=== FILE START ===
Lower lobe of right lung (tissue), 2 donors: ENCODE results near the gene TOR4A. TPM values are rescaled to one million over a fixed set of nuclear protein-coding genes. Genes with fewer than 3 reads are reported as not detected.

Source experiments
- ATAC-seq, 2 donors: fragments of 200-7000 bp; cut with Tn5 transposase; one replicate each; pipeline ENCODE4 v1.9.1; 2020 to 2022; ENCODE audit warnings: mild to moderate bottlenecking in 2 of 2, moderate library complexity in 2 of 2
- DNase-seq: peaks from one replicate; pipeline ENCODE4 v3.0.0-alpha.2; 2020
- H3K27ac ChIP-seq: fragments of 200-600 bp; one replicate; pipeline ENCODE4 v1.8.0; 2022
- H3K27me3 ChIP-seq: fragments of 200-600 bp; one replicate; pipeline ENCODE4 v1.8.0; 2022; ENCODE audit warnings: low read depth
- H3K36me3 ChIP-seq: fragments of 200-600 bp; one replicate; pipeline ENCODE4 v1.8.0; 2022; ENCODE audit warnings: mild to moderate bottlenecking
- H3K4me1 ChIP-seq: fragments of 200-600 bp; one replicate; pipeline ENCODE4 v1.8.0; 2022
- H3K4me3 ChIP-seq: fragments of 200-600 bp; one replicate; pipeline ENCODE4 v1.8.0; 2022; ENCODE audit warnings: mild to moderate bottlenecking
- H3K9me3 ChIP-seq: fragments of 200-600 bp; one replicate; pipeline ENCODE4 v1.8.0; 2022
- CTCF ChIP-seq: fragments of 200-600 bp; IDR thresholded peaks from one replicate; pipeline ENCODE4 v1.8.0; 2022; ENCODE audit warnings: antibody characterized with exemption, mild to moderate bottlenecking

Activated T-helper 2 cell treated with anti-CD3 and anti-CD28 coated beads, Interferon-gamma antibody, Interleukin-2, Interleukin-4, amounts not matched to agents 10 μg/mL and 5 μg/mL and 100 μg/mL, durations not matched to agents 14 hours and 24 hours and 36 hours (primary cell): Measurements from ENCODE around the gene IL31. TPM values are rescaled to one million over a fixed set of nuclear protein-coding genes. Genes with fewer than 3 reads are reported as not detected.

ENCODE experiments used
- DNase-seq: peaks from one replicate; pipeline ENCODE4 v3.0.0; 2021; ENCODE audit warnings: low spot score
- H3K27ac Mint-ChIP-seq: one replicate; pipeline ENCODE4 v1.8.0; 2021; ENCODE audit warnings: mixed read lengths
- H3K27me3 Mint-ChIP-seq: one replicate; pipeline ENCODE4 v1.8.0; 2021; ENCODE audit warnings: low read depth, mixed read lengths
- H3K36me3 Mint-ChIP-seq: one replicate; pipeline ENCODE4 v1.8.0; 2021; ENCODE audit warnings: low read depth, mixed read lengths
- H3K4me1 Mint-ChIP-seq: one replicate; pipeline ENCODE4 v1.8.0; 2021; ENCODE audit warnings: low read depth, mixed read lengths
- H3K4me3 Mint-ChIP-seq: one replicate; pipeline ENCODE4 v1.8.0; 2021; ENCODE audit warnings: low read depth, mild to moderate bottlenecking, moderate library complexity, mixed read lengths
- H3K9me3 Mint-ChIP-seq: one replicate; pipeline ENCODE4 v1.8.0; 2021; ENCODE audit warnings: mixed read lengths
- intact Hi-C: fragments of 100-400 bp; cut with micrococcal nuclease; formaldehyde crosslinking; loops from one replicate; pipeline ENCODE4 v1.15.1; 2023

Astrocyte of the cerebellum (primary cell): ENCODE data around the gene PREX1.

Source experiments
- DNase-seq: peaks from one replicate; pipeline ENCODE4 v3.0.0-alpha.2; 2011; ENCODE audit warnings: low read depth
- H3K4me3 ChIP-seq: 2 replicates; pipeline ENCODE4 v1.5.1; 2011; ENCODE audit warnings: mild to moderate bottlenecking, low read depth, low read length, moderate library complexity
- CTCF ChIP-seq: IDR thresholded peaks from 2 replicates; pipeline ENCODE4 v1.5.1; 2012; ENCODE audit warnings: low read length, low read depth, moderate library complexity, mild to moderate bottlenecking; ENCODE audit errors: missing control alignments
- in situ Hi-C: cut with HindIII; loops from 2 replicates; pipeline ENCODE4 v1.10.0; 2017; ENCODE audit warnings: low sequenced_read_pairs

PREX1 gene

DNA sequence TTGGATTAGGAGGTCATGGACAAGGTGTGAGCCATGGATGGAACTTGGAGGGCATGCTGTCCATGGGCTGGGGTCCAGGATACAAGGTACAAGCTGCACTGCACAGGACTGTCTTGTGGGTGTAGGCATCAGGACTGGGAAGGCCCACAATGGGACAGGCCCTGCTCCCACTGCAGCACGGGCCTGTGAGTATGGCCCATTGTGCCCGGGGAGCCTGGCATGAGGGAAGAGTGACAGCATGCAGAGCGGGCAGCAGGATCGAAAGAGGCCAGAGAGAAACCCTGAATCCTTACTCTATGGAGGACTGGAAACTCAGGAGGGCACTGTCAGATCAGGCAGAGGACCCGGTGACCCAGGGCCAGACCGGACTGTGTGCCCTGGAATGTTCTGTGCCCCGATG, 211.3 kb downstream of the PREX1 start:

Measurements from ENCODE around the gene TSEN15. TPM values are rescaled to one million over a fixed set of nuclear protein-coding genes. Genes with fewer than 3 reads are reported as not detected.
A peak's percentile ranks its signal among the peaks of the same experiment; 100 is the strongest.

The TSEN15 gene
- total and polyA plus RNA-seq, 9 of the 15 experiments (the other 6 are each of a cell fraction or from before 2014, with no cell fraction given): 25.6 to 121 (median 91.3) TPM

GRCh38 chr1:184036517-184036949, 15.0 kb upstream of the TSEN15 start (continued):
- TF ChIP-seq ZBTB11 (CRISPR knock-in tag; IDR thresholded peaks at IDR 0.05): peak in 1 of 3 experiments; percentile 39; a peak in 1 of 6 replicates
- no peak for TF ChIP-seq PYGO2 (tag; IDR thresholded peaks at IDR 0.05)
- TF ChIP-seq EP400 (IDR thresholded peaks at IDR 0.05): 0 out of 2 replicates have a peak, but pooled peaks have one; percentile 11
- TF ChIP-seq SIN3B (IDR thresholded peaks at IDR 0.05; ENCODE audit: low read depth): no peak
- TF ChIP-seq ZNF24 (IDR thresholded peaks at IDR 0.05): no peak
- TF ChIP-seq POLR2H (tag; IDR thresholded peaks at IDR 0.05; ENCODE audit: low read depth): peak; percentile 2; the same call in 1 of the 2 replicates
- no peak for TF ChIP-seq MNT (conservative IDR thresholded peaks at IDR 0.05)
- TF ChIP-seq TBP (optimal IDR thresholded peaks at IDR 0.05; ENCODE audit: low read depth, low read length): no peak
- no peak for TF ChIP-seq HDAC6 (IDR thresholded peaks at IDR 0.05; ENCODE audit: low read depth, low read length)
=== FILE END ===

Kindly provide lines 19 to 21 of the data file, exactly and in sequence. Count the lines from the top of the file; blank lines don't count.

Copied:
- H3K4me3 Mint-ChIP-seq: one replicate; pipeline ENCODE4 v1.8.0; 2021; ENCODE audit warnings: low read depth, mild to moderate bottlenecking, moderate library complexity, mixed read lengths
- H3K9me3 Mint-ChIP-seq: one replicate; pipeline ENCODE4 v1.8.0; 2021; ENCODE audit warnings: mixed read lengths
- intact Hi-C: fragments of 100-400 bp; cut with micrococcal nuclease; formaldehyde crosslinking; loops from one replicate; pipeline ENCODE4 v1.15.1; 2023